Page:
Optionally, following deposition of the dielectric layer, the dielectric layer may be post-treated, e.g., cured with heat, an electron beam (e-beam), or UV exposure. Post-treating the layer supplies energy to the film network to volatize and remove at least a portion of the organic groups, such as organic cyclic groups in the film network, leaving behind a more porous film network having a lower dielectric constant than an untreated film.
The chamber 300 has a body 302 that defines separate processing regions 318, 320. Each processing region 318, 320 has a pedestal 328 for supporting a substrate (not shown) within the chamber 300. The pedestal 328 typically includes a heating element (not shown). Preferably, the pedestal 328 is movably disposed in each processing region 318, 320 by a stem 326 which extends through the bottom of the chamber body 302 where it is connected to a drive system 303.
Each of the processing regions 318, 320 also preferably includes a gas distribution assembly 308 disposed through a chamber lid 304 to deliver gases into the processing regions 318, 320. The gas distribution assembly 308 of each processing region normally includes a gas inlet passage 340 which delivers gas from a gas flow controller 319 into a showerhead assembly 342. Gas flow controller 319 is typically used to control and regulate the flow rates of different process gases into the chamber. Other flow control components may include a liquid flow injection valve and liquid flow controller (not shown) if liquid precursors are used. The showerhead assembly 342 comprises an annular base plate 348, a face plate 346, and a blocker plate 344 between the base plate 348 and the face plate 346. The showerhead assembly 342 includes a plurality of nozzles (not shown) through which gaseous mixtures are injected during processing. An RF (radio frequency) source 325 provides a bias potential to the showerhead assembly 342 to facilitate generation of a plasma between the showerhead assembly 342 and the pedestal 328. During a plasma-enhanced chemical vapor deposition process, the pedestal 328 may serve as a cathode for generating the RF bias within the chamber body 302. The cathode is electrically coupled to an electrode power supply to generate a capacitive electric field in the deposition chamber 300. Typically an RF voltage is applied to the cathode while the chamber body 302 is electrically grounded. Power applied to the pedestal 228 creates a substrate bias in the form of a negative voltage on the upper surface of the substrate. This negative voltage is used to attract ions from the plasma formed in the chamber 300 to the upper surface of the substrate.
During processing, process gases are uniformly distributed radially across the substrate surface. The plasma is formed from one or more process gases or a gas mixture by applying RF energy from the RF power supply 325 to the showerhead assembly 342, which acts as a powered electrode. Film deposition takes place when the substrate is exposed to the plasma and the reactive gases provided therein. The chamber walls 312 are typically grounded. The RF power supply 325 can supply either a single or mixed-frequency RF signal to the showerhead assembly 342 to enhance the decomposition of any gases introduced into the processing regions 318, 320.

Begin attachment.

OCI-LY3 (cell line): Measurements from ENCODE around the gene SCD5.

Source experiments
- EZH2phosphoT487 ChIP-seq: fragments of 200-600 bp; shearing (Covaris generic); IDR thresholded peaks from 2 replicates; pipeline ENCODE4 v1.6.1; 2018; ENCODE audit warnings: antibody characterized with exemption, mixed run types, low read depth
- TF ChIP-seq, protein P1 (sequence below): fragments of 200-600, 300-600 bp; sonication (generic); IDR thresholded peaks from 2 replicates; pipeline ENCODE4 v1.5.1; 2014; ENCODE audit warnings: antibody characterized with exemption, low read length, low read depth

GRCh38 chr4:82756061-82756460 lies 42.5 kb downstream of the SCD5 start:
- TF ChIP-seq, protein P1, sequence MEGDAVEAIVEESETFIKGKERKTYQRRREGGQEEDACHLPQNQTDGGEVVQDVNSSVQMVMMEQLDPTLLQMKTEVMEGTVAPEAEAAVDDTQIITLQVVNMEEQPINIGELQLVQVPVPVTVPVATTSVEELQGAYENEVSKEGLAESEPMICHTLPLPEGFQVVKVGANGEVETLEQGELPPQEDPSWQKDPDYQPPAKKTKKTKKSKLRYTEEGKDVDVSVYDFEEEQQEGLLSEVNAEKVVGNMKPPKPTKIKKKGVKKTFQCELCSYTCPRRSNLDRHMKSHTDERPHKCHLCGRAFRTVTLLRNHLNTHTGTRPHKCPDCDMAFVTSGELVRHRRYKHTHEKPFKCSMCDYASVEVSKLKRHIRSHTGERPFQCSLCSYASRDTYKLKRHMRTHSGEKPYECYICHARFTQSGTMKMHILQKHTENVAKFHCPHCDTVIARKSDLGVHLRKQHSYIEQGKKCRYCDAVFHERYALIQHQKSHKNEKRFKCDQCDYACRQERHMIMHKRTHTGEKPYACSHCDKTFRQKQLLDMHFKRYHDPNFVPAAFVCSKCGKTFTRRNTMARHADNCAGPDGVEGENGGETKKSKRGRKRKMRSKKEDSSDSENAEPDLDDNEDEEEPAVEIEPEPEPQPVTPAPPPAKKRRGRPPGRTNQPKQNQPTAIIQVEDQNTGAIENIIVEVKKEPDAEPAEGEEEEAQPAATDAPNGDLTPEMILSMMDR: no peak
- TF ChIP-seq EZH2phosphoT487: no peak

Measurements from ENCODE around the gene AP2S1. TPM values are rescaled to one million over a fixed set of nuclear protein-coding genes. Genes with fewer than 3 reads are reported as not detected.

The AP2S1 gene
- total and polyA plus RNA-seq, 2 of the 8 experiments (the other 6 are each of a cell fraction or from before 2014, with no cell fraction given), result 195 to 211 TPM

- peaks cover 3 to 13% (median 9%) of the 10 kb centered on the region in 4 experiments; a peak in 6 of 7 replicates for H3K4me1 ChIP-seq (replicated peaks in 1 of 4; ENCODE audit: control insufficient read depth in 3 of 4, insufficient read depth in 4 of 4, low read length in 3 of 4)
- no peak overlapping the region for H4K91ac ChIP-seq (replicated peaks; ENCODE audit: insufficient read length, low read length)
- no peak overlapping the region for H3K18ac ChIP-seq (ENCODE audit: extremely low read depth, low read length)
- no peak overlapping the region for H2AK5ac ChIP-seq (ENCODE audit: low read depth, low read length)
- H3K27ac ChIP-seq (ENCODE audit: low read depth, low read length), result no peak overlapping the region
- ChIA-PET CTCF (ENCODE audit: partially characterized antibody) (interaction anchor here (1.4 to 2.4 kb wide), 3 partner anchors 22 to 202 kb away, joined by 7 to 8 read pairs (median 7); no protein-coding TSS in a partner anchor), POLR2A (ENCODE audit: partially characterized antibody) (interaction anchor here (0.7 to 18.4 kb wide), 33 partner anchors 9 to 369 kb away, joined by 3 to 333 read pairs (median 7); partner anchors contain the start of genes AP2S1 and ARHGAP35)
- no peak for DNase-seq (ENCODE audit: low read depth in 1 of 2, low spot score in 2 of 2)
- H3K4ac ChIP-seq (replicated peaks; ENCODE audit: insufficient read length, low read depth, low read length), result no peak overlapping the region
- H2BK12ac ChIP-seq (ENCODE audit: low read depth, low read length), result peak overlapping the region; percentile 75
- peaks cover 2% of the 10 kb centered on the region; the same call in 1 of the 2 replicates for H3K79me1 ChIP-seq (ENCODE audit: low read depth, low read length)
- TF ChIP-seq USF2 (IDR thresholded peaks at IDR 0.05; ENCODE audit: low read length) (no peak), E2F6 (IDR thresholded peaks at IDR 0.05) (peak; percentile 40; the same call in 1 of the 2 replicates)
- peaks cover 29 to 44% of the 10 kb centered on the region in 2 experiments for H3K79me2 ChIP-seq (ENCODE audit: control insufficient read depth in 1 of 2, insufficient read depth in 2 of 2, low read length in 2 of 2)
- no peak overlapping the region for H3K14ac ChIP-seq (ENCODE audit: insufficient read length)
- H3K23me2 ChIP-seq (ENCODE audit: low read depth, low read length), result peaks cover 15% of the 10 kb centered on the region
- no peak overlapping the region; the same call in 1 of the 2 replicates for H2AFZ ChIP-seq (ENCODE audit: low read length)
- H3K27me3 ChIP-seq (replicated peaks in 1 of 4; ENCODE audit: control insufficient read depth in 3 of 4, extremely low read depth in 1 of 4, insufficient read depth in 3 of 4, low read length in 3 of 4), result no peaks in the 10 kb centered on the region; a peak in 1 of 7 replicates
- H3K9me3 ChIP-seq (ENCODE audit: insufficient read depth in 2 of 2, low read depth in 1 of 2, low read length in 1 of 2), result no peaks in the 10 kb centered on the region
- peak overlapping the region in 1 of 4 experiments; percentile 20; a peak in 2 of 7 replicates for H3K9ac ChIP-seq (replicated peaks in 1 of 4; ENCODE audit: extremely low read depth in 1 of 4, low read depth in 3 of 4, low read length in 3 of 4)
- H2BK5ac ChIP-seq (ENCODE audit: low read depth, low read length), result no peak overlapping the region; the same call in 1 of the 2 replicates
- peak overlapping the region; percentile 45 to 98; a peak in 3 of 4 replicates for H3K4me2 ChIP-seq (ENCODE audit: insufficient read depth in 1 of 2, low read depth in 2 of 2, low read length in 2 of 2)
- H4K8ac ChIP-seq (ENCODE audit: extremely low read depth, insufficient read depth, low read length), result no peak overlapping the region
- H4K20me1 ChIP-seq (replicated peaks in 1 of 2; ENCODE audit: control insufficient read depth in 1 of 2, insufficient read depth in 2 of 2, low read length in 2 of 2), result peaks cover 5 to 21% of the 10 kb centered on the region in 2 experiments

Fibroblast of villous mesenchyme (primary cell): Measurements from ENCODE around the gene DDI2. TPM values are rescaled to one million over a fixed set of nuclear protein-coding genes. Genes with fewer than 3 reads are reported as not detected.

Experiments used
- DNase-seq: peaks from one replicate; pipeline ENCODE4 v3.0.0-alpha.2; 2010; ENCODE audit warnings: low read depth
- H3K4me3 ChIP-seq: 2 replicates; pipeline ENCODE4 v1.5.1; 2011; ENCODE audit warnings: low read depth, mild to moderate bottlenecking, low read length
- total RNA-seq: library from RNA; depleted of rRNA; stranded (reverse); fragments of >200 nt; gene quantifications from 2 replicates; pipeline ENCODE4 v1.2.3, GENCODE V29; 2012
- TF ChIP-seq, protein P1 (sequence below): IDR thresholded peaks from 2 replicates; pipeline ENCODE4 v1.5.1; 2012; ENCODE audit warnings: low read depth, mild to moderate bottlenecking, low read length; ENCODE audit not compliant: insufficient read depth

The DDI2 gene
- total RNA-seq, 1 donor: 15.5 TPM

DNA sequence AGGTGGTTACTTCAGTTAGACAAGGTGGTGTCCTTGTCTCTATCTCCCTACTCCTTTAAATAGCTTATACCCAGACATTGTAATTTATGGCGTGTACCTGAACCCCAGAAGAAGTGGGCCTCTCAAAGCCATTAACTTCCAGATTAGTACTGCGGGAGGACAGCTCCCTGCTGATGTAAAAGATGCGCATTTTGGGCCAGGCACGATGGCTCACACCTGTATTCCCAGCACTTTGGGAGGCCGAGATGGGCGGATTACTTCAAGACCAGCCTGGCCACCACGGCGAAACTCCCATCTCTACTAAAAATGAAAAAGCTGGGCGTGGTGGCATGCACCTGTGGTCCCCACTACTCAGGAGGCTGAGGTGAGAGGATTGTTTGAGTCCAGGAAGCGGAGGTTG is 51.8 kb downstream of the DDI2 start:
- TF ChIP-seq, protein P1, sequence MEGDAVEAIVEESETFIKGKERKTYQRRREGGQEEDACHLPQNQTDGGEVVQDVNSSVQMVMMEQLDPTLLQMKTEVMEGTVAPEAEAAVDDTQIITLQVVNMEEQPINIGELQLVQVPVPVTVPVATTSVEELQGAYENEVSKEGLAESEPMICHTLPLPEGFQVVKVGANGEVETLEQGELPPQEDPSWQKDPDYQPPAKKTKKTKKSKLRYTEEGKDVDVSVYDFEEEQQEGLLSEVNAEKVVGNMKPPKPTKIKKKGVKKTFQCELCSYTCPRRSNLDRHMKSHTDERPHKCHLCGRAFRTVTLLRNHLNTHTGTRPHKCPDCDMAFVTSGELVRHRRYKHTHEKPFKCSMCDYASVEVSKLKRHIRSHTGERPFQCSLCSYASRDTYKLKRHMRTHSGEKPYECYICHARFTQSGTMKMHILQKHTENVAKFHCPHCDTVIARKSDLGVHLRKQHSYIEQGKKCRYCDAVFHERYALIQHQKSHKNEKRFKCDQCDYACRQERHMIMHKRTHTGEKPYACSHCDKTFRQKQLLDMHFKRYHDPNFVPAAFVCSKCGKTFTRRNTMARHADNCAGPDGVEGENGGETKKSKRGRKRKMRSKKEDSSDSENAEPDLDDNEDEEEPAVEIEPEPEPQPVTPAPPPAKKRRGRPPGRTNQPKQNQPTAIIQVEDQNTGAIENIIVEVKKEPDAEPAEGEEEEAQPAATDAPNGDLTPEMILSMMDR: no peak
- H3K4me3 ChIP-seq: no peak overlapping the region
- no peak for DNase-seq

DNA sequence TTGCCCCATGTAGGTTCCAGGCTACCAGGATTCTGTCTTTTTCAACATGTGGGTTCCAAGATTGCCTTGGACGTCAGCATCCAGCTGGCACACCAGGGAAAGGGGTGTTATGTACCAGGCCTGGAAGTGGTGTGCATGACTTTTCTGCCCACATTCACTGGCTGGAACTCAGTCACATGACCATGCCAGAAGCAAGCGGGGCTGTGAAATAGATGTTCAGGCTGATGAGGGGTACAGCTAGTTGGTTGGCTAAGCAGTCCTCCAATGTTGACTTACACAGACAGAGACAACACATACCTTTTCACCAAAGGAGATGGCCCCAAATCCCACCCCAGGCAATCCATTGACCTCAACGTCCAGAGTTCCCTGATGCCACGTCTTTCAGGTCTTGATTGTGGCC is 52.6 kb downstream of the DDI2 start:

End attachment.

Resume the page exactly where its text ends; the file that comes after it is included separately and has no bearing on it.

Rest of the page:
A system controller 334 controls the functions of various components such as the RF power supply 325, the drive system 303, the lift mechanism 305, the gas flow controller 319, and other associated chamber and/or processing functions. The system controller 334 executes system control software stored in a memory 338, which in the preferred embodiment is a hard disk drive, and can include analog and digital input/output boards, interface boards, and stepper motor controller boards. Optical and/or magnetic sensors are generally used to move and determine the position of movable mechanical assemblies.
The above CVD system description is mainly for illustrative purposes, and other plasma processing chambers may also be employed for practicing embodiments of the invention.
In any of the embodiments described herein, the organosilicon compound used to deposit the transition layer and the dielectric layer may be an organosiloxane, an organosilane, or a combination thereof. The term “organosilicon compound” as used herein is intended to refer to silicon-containing compounds including carbon atoms in organic groups, and can be cyclic or linear. Organic groups may include alkyl, alkenyl, cyclohexenyl, and aryl groups in addition to functional derivatives thereof. Preferably, the organosilicon compounds include one or more carbon atoms attached to a silicon atom such that the carbon atoms are not readily removed by oxidation at suitable processing conditions. The organosilicon compounds may also preferably include one or more oxygen atoms.
Suitable cyclic organosilicon compounds include a ring structure having three or more silicon atoms, and optionally one or more oxygen atoms. Commercially available cyclic organosilicon compounds include rings having alternating silicon and oxygen atoms with one or two alkyl groups bonded to the silicon atoms. Some exemplary cyclic organosilicon compounds include:
Suitable linear organosilicon compounds include aliphatic organosilicon compounds having linear or branched structures with one or more silicon atoms and one or more carbon atoms. The organosilicon compounds may further include one or more oxygen atoms. Some exemplary linear organosilicon compounds include: